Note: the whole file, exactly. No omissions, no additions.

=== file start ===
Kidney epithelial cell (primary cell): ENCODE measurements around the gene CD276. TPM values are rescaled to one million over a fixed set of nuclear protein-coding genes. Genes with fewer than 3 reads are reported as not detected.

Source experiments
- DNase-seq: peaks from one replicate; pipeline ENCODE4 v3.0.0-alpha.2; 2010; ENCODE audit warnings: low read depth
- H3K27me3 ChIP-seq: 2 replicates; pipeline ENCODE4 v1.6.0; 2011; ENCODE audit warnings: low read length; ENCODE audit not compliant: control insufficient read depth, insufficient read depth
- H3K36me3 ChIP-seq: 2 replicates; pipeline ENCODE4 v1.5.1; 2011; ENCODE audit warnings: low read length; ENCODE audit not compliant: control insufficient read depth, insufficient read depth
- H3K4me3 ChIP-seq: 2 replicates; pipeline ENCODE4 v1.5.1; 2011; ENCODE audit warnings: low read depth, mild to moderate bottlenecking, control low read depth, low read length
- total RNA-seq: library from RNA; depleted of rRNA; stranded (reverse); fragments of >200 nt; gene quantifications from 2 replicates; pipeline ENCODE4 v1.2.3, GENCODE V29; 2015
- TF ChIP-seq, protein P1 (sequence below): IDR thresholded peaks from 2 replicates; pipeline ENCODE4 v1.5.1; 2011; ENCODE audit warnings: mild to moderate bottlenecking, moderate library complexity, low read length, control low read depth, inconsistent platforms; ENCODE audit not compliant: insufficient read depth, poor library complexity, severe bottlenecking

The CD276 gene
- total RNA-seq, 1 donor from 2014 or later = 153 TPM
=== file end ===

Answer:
Kidney epithelial cell (primary cell): ENCODE measurements around the gene CD276. TPM values are rescaled to one million over a fixed set of nuclear protein-coding genes. Genes with fewer than 3 reads are reported as not detected.

Source experiments
- DNase-seq: peaks from one replicate; pipeline ENCODE4 v3.0.0-alpha.2; 2010; ENCODE audit warnings: low read depth
- H3K27me3 ChIP-seq: 2 replicates; pipeline ENCODE4 v1.6.0; 2011; ENCODE audit warnings: low read length; ENCODE audit not compliant: control insufficient read depth, insufficient read depth
- H3K36me3 ChIP-seq: 2 replicates; pipeline ENCODE4 v1.5.1; 2011; ENCODE audit warnings: low read length; ENCODE audit not compliant: control insufficient read depth, insufficient read depth
- H3K4me3 ChIP-seq: 2 replicates; pipeline ENCODE4 v1.5.1; 2011; ENCODE audit warnings: low read depth, mild to moderate bottlenecking, control low read depth, low read length
- total RNA-seq: library from RNA; depleted of rRNA; stranded (reverse); fragments of >200 nt; gene quantifications from 2 replicates; pipeline ENCODE4 v1.2.3, GENCODE V29; 2015
- TF ChIP-seq, protein P1 (sequence below): IDR thresholded peaks from 2 replicates; pipeline ENCODE4 v1.5.1; 2011; ENCODE audit warnings: mild to moderate bottlenecking, moderate library complexity, low read length, control low read depth, inconsistent platforms; ENCODE audit not compliant: insufficient read depth, poor library complexity, severe bottlenecking

The CD276 gene
- total RNA-seq, 1 donor from 2014 or later = 153 TPM